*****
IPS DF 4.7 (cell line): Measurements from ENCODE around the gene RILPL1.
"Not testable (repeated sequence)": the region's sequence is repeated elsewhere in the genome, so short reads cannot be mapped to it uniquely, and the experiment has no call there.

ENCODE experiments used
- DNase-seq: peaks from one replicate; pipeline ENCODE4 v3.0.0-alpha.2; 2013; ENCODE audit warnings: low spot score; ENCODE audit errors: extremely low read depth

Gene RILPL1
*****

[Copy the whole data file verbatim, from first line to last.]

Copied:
IPS DF 4.7 (cell line): Measurements from ENCODE around the gene RILPL1.
"Not testable (repeated sequence)": the region's sequence is repeated elsewhere in the genome, so short reads cannot be mapped to it uniquely, and the experiment has no call there.

ENCODE experiments used
- DNase-seq: peaks from one replicate; pipeline ENCODE4 v3.0.0-alpha.2; 2013; ENCODE audit warnings: low spot score; ENCODE audit errors: extremely low read depth

Gene RILPL1